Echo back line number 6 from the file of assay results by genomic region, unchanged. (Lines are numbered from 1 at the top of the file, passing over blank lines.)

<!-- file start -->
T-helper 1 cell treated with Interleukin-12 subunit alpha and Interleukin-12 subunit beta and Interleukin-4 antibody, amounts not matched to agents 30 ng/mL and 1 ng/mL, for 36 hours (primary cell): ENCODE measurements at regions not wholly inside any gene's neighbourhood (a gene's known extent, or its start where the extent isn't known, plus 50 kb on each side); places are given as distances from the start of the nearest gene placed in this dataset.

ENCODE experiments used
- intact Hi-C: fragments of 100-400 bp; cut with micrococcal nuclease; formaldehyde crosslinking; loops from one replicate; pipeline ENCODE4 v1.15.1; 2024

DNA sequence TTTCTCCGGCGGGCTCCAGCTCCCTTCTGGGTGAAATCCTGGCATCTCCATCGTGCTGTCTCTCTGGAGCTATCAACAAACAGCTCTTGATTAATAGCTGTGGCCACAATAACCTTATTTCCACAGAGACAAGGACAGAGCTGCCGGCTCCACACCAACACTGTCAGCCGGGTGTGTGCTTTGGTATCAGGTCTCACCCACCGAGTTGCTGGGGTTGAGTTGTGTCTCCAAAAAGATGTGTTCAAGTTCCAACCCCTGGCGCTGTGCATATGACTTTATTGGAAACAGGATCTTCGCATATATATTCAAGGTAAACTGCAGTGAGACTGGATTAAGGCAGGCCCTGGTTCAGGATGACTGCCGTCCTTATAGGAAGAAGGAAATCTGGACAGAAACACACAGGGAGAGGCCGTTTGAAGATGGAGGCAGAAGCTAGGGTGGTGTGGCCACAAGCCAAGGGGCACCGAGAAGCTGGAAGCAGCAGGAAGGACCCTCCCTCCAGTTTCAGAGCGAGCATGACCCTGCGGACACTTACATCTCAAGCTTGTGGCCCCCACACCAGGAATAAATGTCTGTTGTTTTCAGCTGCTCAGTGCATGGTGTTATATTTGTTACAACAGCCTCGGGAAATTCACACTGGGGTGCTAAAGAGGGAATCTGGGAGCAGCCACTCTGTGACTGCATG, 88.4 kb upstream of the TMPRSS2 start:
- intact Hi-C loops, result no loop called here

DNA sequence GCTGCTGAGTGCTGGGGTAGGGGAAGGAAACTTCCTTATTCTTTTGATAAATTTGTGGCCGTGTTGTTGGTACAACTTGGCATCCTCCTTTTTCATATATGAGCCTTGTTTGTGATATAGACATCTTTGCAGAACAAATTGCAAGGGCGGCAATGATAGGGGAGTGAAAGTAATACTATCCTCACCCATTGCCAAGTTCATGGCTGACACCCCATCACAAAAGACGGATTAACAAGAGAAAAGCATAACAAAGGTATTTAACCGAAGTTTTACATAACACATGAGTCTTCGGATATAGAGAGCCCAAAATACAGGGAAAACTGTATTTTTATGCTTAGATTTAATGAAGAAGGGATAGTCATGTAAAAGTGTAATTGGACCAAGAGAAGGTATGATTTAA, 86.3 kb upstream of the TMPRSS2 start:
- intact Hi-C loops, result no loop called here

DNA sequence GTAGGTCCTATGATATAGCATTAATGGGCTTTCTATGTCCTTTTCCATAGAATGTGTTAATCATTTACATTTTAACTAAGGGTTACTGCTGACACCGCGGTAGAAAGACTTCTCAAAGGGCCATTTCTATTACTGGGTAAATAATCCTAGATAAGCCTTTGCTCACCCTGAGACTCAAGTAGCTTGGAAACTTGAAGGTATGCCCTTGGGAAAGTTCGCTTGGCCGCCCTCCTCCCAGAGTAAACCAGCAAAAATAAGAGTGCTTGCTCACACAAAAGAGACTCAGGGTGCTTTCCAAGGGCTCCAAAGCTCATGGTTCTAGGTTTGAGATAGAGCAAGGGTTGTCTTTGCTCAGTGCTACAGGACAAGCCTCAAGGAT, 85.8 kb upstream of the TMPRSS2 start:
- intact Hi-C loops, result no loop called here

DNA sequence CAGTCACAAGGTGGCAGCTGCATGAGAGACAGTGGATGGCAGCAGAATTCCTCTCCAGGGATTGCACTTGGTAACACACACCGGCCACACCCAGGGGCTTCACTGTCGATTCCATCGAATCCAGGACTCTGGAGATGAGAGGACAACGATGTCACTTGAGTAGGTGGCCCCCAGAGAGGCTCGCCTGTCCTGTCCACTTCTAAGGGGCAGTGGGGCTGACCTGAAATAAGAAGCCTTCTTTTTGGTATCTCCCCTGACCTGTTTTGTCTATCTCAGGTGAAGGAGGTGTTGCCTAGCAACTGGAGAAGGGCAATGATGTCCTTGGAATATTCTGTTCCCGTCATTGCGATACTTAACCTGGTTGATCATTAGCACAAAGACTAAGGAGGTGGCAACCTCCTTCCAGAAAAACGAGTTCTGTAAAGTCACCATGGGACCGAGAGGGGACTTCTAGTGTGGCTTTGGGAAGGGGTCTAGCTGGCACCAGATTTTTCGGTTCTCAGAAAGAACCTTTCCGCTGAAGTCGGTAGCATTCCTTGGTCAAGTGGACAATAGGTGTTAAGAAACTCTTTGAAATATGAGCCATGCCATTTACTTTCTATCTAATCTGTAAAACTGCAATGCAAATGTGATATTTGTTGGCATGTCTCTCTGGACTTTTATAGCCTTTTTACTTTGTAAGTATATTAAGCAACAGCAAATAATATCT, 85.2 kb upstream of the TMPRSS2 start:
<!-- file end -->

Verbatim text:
DNA sequence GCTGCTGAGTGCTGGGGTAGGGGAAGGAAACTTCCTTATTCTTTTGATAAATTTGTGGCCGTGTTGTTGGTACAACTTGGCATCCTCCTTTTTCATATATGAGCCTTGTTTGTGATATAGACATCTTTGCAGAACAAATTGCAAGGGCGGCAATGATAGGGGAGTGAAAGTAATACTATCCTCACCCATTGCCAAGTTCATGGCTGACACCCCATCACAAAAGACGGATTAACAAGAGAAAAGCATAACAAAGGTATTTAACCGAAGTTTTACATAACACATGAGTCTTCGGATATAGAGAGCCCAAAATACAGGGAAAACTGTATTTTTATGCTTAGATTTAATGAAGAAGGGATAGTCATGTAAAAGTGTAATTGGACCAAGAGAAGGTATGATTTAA, 86.3 kb upstream of the TMPRSS2 start: